Can We Predicate of and Speak about God, and What Are the Rules for Doing So?
On the Epistemological and Logical Premises of Conciliar Trinitarianism
Keywords:Trinity, Knowledge of God, Patristics, Cappadocians, Eunomian controversy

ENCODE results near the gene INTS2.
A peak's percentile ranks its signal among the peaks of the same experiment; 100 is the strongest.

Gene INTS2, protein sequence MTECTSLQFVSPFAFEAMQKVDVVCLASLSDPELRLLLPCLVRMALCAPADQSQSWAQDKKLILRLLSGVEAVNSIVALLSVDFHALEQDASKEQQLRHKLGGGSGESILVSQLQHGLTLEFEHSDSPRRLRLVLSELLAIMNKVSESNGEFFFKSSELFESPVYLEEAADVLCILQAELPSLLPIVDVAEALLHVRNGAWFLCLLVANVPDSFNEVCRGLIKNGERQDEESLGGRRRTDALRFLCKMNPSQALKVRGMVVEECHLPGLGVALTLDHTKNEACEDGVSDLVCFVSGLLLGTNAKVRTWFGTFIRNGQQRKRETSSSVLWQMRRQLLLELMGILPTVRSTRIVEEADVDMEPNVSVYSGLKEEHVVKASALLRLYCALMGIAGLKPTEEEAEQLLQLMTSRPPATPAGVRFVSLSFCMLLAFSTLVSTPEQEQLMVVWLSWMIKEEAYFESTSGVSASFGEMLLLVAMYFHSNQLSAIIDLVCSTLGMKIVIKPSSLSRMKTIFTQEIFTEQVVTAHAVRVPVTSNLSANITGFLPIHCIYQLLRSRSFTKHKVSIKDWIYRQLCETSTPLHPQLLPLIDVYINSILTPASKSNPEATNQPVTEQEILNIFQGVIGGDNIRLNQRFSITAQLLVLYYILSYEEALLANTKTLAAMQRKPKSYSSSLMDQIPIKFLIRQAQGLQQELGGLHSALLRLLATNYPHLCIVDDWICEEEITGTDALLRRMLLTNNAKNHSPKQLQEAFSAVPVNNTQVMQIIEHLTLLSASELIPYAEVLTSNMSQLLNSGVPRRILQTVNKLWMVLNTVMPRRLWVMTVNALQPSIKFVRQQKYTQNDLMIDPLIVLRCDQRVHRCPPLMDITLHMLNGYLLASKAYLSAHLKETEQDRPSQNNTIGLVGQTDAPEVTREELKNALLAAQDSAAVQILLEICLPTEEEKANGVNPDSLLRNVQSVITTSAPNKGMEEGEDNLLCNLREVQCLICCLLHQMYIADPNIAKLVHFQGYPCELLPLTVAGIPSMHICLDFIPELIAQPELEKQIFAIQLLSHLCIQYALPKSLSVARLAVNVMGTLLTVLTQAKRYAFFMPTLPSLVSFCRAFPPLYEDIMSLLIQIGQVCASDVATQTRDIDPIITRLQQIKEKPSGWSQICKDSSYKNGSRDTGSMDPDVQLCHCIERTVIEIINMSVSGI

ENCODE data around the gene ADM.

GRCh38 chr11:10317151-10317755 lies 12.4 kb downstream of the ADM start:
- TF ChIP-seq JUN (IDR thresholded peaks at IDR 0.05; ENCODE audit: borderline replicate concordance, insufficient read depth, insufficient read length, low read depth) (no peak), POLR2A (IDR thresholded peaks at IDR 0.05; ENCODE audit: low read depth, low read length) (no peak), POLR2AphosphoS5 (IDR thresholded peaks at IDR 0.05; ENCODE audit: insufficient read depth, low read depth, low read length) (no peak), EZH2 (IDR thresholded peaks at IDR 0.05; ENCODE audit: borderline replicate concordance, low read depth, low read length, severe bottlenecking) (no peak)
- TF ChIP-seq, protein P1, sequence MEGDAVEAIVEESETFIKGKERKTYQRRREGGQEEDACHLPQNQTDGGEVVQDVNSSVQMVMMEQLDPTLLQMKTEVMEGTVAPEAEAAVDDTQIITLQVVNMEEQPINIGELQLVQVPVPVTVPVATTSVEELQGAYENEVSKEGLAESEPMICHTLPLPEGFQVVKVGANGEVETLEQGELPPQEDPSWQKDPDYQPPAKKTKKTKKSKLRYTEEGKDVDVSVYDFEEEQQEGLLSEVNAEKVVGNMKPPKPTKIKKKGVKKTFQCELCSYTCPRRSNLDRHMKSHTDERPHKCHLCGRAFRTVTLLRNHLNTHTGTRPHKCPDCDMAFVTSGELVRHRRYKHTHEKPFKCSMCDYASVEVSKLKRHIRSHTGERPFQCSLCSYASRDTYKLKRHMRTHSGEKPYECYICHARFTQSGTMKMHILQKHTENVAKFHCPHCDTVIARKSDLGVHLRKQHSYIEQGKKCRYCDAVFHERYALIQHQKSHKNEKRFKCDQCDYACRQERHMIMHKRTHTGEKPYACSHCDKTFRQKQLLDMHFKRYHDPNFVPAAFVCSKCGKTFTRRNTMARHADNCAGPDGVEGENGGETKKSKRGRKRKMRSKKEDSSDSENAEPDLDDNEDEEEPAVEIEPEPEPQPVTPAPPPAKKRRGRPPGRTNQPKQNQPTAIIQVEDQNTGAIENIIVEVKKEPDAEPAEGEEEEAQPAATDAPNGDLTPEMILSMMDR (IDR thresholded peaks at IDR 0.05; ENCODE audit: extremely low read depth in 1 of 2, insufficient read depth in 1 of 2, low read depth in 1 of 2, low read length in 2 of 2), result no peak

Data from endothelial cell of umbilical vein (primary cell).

The present study aims to outline the epistemological and logical principles and ground–rules developed during Trinitarian debates by Basil of Caesarea and Gregory of Nyssa: ones which, for the most part, function to define what counts as applicable to and possible for theological discourse when speaking about God. These principles not only underlie Cappadocian Trinitarian theology, but also can be seen as furnishing a key to the proper understanding and interpretation of the Conciliar Trinitarian account, which to a considerable extent was formulated on the basis of and in terms indebted to Cappadocian teaching. As will be argued here, the principles show very clearly the problems associated with addressing God in terms of “essence”—issues that in fact underlie most of the difficulties and incoherences presented by Trinitarian discourse as such.
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